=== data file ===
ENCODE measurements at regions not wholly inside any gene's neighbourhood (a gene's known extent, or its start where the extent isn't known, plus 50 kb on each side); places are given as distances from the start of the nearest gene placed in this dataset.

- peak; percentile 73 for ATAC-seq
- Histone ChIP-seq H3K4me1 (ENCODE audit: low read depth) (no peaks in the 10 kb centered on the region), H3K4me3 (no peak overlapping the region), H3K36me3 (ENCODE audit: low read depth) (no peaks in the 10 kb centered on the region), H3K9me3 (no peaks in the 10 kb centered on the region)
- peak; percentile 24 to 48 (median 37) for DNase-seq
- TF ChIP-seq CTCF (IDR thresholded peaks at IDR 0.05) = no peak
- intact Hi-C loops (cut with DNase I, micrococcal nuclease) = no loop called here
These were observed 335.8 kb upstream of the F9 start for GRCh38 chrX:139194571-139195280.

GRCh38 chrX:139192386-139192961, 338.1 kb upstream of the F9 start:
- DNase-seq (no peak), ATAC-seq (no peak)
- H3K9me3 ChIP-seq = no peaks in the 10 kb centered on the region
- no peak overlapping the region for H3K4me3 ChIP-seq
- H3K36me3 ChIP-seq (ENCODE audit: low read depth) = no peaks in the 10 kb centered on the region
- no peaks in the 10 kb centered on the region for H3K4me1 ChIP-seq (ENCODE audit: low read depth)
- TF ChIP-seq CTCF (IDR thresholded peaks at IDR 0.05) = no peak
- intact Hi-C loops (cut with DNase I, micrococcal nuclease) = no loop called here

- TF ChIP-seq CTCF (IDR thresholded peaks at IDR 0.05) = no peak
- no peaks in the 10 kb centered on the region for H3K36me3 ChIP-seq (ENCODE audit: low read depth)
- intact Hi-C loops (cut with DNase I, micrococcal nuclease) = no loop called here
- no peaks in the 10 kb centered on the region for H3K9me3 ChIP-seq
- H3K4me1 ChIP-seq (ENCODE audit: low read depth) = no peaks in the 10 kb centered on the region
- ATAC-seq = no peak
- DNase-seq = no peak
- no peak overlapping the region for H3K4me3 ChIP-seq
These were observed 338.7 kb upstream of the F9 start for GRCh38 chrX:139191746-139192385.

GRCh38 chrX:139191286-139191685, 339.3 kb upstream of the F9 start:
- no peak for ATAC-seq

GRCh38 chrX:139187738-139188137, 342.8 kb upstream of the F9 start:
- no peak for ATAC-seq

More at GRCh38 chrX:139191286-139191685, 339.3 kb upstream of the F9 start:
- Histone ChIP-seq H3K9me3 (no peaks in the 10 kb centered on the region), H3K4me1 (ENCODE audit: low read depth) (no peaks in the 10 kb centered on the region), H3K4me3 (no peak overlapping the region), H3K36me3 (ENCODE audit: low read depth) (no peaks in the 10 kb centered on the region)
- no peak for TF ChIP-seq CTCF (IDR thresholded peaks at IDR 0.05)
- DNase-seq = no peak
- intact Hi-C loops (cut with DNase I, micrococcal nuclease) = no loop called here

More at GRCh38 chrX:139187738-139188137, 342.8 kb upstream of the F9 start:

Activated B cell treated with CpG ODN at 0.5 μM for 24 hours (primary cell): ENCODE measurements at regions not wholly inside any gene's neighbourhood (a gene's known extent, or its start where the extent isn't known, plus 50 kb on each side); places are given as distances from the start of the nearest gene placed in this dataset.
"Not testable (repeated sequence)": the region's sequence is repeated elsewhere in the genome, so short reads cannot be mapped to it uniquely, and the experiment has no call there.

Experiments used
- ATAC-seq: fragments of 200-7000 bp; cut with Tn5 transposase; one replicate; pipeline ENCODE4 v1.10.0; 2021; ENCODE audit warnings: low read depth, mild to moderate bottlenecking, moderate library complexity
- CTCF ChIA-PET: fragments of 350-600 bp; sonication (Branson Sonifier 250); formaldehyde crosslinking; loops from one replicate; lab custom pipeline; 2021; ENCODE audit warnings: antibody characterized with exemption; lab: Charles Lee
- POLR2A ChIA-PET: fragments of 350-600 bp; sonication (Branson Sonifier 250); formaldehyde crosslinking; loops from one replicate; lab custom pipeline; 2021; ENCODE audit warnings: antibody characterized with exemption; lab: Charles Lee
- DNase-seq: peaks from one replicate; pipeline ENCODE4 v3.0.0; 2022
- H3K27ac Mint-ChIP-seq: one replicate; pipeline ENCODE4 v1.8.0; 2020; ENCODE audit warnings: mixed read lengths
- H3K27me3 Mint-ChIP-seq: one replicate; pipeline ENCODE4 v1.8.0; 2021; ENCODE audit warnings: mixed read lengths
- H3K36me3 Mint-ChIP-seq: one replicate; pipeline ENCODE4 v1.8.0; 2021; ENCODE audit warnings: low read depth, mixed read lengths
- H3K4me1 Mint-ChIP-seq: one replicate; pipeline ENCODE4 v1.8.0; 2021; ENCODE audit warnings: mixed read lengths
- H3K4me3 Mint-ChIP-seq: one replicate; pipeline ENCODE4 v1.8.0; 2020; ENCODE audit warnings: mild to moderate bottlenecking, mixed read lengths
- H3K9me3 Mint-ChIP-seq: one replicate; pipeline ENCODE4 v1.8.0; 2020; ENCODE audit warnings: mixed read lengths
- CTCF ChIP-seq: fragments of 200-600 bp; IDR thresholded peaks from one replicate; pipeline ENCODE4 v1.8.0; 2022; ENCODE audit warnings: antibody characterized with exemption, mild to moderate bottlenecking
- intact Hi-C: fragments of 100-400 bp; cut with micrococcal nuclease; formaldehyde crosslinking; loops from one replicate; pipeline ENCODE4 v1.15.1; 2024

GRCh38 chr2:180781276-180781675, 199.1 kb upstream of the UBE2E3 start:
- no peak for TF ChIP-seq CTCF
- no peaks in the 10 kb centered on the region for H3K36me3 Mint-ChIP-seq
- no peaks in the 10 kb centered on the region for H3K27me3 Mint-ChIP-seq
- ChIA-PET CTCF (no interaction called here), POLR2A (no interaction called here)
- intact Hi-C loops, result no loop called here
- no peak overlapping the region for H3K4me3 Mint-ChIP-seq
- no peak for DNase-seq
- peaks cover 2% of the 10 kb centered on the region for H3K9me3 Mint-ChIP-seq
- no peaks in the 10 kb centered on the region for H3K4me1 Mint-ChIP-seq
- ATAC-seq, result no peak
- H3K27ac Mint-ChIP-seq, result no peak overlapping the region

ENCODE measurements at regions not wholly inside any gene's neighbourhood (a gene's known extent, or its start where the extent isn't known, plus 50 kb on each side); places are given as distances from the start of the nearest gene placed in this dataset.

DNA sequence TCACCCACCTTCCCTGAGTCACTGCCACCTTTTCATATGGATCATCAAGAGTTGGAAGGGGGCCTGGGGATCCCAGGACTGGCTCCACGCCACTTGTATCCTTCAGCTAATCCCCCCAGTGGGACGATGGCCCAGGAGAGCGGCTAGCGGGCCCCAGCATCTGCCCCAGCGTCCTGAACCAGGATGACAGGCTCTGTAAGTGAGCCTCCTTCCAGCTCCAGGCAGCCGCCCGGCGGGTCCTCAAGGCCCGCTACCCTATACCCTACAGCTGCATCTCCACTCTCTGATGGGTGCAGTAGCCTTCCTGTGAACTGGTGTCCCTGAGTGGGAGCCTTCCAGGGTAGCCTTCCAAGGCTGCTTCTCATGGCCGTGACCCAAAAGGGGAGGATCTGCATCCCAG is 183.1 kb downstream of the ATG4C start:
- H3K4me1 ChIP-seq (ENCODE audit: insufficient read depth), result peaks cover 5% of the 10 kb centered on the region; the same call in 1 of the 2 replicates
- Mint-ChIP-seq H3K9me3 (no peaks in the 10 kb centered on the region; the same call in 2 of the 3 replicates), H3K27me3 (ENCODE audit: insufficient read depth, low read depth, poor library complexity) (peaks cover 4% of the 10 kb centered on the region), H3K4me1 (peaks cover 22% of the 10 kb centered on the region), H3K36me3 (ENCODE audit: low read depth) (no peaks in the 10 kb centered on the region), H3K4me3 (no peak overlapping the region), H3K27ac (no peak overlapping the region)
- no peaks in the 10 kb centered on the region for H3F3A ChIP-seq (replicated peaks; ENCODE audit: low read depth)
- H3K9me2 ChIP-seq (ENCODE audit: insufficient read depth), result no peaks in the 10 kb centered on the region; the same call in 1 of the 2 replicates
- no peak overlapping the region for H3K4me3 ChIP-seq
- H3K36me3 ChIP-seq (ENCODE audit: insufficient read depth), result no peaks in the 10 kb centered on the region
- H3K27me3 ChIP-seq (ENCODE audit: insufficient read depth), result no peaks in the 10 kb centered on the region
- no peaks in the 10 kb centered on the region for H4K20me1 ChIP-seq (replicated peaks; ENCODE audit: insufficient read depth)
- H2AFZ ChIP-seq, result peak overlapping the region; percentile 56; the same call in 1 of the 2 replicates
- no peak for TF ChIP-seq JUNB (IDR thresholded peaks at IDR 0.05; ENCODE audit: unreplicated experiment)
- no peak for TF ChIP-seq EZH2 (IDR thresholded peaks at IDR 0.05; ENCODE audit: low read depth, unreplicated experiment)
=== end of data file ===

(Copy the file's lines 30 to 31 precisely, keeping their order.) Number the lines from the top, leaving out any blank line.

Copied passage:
- Histone ChIP-seq H3K9me3 (no peaks in the 10 kb centered on the region), H3K4me1 (ENCODE audit: low read depth) (no peaks in the 10 kb centered on the region), H3K4me3 (no peak overlapping the region), H3K36me3 (ENCODE audit: low read depth) (no peaks in the 10 kb centered on the region)
- no peak for TF ChIP-seq CTCF (IDR thresholded peaks at IDR 0.05)